By JASON GOH
MANY people say that street photography is one of the hardest to master. That’s probably because there are too many things to capture, and often times we do not know what to focus on and what to filter. Besides requiring the ability to capture the right things and at the right time, this type of photography also requires guts, the eye for good composition and luck.
What is street photography? It’s when your photographs capture the essence of the streets; when you put yourselves into the shoes of people around you, on the streets, on urban roads or just a location open to public. These locations provide you with many things to snap; from people to buildings, objects to sceneries. I’d say a successful street photo is produced when you are able to capture the feelings of the people or a scene, and they resonate with your viewers.
During the previous two photowalks with some R.age readers, I notice that most of the guys had a common challenge, that is taking portrait shots of strangers on the streets. Be it a group of ladies chit-chatting in the market, or an old man sitting alone at the doorstep or random people they find on the street, they were afraid that they might be chased away or scolded for snapping their photos without their knowledge or permission.
I have two approaches to taking photographs of strangers. The first one is to snap and leave. Most people are occupied with their tasks on the streets, and chances are they’d not even be aware of you taking their photographs especially if you are discreet and unobstrusive.
A photographer should be able to blend with his surroundings and not stand out like a sore thumb. The best photographs are of subjects in their most natural state, unconscious of the camera.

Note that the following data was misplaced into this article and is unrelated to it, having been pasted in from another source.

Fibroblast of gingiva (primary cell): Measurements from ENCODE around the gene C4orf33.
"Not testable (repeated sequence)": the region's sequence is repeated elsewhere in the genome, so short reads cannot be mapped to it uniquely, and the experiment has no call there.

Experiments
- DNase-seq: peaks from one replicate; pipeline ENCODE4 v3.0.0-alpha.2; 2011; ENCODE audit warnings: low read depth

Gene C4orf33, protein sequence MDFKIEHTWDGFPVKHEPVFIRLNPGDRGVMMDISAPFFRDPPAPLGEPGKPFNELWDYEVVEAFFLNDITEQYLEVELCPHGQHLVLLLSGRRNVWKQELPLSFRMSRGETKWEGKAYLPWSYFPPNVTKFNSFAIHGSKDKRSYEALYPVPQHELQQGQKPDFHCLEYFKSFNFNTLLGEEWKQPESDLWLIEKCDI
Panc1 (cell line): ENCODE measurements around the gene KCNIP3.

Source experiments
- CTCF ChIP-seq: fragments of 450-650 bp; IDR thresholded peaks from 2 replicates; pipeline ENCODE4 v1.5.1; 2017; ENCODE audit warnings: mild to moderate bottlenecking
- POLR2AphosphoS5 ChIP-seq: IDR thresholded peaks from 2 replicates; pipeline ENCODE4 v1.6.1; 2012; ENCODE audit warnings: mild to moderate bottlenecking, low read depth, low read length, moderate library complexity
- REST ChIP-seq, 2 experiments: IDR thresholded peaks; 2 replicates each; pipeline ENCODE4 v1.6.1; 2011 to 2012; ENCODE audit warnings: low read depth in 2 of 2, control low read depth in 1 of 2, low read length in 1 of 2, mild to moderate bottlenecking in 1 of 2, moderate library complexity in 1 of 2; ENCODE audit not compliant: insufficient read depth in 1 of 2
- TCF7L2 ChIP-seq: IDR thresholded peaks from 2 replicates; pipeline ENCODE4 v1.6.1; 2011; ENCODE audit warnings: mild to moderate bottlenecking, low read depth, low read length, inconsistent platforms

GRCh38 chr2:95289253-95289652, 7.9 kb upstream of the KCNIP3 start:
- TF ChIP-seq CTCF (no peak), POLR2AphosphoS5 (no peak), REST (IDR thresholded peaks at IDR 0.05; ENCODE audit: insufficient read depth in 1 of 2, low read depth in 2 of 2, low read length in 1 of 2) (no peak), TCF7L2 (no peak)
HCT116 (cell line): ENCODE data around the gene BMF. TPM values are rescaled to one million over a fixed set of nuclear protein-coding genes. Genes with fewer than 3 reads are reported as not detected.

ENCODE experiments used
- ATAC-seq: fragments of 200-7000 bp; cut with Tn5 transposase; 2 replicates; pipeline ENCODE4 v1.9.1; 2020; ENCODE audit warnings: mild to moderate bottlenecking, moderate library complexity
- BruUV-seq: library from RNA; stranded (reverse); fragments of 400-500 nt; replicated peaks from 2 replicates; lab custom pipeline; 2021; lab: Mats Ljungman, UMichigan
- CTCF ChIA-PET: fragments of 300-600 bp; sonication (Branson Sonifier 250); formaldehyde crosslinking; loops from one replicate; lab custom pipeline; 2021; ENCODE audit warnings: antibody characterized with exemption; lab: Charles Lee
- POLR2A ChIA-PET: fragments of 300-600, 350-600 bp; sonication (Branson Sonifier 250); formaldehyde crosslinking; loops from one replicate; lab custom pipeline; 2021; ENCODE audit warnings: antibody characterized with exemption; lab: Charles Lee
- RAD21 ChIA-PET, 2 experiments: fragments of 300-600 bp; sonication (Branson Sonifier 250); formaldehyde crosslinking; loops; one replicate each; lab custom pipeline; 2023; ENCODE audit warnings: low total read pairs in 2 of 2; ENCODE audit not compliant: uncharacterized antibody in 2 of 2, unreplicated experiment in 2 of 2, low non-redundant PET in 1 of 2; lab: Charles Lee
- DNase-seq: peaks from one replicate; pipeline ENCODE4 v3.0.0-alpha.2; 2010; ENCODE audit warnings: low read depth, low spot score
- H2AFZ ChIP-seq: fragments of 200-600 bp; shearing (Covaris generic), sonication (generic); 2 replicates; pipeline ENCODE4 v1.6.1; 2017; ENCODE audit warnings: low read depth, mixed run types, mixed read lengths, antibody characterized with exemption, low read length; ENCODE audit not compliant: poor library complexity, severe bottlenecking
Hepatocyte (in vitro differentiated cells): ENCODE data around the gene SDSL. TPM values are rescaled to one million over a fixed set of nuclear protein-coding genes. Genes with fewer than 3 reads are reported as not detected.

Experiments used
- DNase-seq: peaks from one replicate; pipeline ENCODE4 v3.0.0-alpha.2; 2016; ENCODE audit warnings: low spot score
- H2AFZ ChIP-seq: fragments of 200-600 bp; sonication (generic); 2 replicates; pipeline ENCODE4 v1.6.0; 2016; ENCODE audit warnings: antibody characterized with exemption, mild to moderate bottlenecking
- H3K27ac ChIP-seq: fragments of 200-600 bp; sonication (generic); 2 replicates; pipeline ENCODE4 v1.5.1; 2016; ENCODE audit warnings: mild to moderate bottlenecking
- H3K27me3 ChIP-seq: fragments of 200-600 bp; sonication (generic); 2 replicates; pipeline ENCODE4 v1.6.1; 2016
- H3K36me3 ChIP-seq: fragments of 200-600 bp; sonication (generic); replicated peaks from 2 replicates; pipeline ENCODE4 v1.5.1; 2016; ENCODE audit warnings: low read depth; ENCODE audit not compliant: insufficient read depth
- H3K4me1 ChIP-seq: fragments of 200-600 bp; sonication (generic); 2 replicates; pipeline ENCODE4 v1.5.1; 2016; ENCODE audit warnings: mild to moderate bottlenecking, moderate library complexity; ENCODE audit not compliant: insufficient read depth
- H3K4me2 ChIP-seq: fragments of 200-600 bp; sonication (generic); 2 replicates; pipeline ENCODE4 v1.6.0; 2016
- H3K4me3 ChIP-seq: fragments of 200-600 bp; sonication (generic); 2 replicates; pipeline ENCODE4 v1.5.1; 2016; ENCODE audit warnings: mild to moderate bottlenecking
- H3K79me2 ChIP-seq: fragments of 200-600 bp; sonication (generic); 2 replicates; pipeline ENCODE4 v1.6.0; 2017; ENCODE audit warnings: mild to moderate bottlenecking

Sometimes you might have to run when someone is offended that you have snapped their picture, but that should be a rare occurance if you learn how to keep a good distance and be discreet.
The other approach I’d recommend is to go close and be friendly with your intended subjects. If you used the above ‘snap and leave ’ method, you might get the photo you like but isn’t it better if the subject looks into your camera and smile while performing their daily tasks?
To achieve this, always be friendly and talk to them first. Chat and ask them about their job, things they are selling or even buy something from them. Most of the time, people are friendly and will chat with you. They are happy that someone actually cares and is curious about them. Once you feel they are comfortable with you, ask them ito pose for you. Some people might be reluctant and need persuading, but they’d usually relent.
The next question is should you go close and capture their facial expressions, or capture the whole scene including the surrouding? To me, both are fine depending on what you want to get out of your photographs. Elderly people have wrinkles, and their faces are more complex and textured. It’s better to go close to capture these details. If you want your photo to tell a story, then step further away from the subject and capture the environment too.
The photographs that you are able to capture on the streets will also depend on the lens you use. If you have a wide angle lens like an 18mm one or wider, you should go for the wide shot of the subject and his surrounding. This is because you can’t get too close if you don’t have a portrait lens anyway.
Now if you have a portrait lens (usually 50mm f1.8 or 35mm f1.4) then you should really go close and capture the different facets of people’s faces. The photo will be interesting, with the person’s face being sharp and the background blurred.
This applies to compact camera/digicams too. You can switch to macro mode and go close or just use a normal mode and go wide. It’s your choice.
You may need to practise shooting on the streets a few times, and perhaps be scolded or chased, but that’s cool. Eventually, you will get the hang of street photograph.
Jason Goh blogs at www.smashpop.net.